What is the process for small claims court?
If a claim has been made against you, you will receive court papers in the post. Do not ignore these – they will tell you exactly what to do and when.
The first thing you must do is to ‘acknowledge’ the claim. You can only do this if you are the named defendant in the proceedings. If you are not then you should call the court and the claimant to make sure you do not end up with bailiffs coming to your house by accident! The court papers will set out details (in the bottom right) of how to do this online.
When you acknowledge service of this claim, you will be asked whether you admit the claim or plan to defend the claim.
Admitting the Claim
If you admit the claim then you will need to make arrangements with the claimant to pay. You will not have to pay the claim in full if you cannot afford to, but the judgement will appear on your credit report if you cannot pay in full within 28 days.
If you would like time to pay, this can be agreed informally with the claimant or formally through the court. It is a good idea to do this formally through the court. You will need to submit details of your household income and expenditure, along with the proposed repayment terms. You should do this through an N245 form which is available on the government website here.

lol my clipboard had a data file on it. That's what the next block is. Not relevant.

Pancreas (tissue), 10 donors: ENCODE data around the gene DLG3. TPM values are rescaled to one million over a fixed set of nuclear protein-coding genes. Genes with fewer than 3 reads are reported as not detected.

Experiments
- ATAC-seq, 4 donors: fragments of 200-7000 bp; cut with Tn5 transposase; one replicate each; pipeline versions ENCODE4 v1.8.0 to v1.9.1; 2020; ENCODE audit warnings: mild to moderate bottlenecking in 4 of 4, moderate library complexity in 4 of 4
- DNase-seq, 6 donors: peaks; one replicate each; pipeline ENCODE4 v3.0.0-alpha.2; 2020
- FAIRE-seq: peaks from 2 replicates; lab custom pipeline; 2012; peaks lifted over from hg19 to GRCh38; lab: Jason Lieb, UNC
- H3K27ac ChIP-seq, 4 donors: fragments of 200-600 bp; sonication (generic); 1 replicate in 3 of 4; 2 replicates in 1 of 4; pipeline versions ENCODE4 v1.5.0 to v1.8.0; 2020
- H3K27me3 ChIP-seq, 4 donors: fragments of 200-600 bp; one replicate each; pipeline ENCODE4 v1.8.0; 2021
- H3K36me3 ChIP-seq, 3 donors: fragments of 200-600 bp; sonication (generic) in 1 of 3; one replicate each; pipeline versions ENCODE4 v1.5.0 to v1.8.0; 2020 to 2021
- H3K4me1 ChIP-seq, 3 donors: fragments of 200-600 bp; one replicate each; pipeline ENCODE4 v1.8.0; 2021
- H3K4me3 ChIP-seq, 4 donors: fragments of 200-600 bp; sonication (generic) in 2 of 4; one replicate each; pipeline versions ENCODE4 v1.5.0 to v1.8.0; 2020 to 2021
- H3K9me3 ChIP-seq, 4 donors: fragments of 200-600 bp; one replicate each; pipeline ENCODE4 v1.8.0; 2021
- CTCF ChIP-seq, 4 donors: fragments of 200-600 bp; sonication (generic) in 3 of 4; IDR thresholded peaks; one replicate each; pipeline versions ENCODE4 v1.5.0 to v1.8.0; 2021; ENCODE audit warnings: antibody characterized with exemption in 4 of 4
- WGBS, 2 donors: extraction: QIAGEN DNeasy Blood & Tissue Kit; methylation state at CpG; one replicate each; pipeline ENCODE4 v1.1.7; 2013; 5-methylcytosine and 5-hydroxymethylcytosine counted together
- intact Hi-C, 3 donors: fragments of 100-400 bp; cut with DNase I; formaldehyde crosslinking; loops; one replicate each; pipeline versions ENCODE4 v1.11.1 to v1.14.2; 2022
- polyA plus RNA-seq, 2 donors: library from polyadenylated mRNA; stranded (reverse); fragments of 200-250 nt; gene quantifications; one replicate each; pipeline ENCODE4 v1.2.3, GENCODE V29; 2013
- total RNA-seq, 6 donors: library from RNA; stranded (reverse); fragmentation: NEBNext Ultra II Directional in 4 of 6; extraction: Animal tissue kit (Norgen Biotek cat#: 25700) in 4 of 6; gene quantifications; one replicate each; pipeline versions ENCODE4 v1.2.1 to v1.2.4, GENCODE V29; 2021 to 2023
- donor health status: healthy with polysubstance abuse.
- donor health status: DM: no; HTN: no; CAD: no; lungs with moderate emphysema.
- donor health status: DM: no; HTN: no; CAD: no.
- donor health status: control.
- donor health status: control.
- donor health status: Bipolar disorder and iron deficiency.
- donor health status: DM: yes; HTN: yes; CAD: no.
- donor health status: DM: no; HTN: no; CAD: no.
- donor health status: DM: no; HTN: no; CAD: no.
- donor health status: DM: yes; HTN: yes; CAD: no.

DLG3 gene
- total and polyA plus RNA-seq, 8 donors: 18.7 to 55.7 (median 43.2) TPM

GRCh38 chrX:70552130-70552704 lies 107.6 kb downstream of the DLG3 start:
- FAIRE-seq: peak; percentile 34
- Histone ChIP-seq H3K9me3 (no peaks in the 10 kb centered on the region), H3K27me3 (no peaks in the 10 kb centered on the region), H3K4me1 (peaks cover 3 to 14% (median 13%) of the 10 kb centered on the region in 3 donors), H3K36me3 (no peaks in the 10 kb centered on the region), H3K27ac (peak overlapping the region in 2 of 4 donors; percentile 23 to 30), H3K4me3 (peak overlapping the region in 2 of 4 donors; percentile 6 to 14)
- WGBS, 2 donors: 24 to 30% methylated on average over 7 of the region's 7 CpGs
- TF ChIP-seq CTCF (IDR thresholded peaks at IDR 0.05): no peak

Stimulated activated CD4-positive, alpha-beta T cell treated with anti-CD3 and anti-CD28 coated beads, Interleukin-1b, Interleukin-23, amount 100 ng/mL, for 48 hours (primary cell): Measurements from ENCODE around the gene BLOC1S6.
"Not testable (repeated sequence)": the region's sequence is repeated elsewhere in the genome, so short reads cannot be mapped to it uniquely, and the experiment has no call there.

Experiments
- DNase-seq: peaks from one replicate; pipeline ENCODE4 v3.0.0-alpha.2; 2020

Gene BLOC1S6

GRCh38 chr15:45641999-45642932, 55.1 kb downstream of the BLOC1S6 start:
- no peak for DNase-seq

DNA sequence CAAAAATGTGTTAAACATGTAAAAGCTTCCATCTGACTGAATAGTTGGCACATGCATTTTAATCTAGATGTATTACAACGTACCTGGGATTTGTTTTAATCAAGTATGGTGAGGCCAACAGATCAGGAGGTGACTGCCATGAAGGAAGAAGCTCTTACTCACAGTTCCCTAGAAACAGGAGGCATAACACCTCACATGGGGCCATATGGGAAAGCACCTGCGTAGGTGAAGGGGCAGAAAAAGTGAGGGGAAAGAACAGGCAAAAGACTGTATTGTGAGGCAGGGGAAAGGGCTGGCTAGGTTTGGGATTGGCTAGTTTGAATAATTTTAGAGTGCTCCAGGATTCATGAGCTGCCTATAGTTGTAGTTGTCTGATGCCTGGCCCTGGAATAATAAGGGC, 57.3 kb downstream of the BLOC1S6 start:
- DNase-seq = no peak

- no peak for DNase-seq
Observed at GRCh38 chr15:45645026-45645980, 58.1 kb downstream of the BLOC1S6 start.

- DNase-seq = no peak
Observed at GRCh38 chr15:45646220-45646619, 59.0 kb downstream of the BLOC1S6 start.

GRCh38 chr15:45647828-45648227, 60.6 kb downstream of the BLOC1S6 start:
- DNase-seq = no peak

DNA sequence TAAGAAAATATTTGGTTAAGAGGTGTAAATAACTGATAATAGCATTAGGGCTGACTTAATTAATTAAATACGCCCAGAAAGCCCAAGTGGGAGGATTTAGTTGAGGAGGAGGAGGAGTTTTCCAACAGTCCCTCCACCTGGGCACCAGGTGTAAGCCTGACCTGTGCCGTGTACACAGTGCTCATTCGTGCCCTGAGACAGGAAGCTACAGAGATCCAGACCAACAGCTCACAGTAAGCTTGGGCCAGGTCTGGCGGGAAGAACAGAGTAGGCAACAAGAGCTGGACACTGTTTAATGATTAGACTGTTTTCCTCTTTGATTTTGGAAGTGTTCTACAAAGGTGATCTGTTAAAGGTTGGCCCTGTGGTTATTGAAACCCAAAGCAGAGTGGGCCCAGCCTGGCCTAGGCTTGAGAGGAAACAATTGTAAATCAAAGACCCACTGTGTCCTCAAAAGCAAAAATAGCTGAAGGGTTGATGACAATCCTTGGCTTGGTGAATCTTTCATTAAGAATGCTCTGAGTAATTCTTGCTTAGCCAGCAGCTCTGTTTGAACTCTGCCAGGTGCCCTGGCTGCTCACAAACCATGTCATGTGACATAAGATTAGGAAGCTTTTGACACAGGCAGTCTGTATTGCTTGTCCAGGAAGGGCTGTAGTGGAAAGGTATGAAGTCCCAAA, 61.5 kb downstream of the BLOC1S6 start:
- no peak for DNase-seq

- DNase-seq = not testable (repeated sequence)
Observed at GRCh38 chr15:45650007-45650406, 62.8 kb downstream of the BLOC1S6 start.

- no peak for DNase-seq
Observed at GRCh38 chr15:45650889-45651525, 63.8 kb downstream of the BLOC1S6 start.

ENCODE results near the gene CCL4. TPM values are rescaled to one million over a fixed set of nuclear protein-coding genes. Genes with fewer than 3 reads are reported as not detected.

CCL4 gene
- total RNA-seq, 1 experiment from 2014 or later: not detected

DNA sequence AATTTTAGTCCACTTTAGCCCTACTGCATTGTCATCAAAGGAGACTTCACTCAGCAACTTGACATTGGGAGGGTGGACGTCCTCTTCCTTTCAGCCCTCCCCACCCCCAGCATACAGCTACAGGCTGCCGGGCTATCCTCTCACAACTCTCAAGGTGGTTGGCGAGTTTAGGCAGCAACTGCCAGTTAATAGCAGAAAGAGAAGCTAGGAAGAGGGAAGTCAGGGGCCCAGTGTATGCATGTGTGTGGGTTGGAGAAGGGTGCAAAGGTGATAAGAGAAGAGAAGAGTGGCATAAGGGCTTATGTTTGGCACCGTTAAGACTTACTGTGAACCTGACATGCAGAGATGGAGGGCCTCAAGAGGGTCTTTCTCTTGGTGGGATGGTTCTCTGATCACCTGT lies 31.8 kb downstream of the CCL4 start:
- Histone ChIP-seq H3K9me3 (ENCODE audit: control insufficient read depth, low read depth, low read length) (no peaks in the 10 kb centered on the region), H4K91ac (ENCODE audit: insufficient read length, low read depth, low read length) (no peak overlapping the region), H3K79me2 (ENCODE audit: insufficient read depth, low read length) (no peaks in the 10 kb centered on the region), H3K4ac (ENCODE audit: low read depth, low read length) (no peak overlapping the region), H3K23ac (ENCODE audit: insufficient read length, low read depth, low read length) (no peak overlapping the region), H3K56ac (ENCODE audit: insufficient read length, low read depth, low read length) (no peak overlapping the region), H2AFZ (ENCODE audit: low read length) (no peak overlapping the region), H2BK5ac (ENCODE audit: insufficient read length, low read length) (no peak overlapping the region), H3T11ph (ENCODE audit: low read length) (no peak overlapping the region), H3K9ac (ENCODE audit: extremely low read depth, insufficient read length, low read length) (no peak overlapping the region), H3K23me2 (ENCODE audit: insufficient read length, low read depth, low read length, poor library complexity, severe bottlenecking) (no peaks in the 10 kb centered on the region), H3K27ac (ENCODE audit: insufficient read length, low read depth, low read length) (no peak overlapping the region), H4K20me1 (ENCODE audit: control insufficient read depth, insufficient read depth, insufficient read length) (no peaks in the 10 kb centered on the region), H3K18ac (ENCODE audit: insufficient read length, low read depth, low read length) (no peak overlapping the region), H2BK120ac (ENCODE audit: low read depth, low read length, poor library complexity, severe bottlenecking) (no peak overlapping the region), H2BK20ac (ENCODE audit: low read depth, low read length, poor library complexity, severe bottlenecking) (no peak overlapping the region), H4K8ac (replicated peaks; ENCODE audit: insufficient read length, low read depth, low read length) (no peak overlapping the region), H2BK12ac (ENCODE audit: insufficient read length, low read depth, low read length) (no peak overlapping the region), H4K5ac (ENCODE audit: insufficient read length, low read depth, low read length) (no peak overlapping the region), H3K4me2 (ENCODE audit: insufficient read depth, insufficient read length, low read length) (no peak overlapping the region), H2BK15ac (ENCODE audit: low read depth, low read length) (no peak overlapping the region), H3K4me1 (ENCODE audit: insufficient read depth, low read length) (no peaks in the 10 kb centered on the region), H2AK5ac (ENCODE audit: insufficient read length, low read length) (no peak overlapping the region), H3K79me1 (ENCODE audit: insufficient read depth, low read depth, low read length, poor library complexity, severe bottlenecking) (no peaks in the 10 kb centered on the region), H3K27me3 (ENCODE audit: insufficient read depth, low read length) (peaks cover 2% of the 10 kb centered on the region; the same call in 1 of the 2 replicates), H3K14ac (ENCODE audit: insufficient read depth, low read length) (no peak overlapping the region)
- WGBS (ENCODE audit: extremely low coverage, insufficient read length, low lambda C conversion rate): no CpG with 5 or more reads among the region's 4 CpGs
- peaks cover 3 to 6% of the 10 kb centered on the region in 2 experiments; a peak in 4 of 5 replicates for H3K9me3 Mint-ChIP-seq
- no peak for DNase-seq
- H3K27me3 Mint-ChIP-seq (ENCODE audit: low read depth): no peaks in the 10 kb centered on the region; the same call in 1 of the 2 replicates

Defending the Claim
If you do not think that you owe the claimant this amount, you should indicate that you plan to defend the claim. You will then need to submit a defence, setting out the reason that you do not owe the money. The claim form will have set out the claimant’s reasons for making the claim – also known as the ‘particulars of claim’. One way of writing a defence is addressing each of these points and saying why you disagree with them.
With everything that you submit in the small claims court, you should write very simply and clearly. Using overly flowery writing or writing about issues which are not relevant to the case will only make the judge’s life difficult, and may make your points hard to follow.
What is a counterclaim in small claims court?
When you are responding to a claim which has been made against you, you may choose to make a counterclaim against the claimant. This is a claim that you have against the claimant which would rebut (or at least reduce their claim), or mean that they owe you money for this separate claim.
You should be very careful when making a counter claim as part of your defence of the claim.
As the defendant in the case, it is not your duty to prove any of the aspects of the case (although you should be able to prove anything that you say if challenged). It is the claimant’s job to prove that you owe them money, not your job to prove that you don’t owe them money.
If you make a counterclaim, you become responsible for proving this claim. If that is your only defence to the claim and you fail to prove it, then the claimant is likely to be awarded judgement.
The counterclaim should be specific and measurable. It may be directly related to the claimant’s claim. For example, where the claim is that you have not paid them money due under a service agreement and you claim that the services were not supplied to the agreed standard. Or it may be incidental. For example, where they claim you did not pay for supplying and installing an item, you may make a counterclaim for damage to your property which was caused by the installation.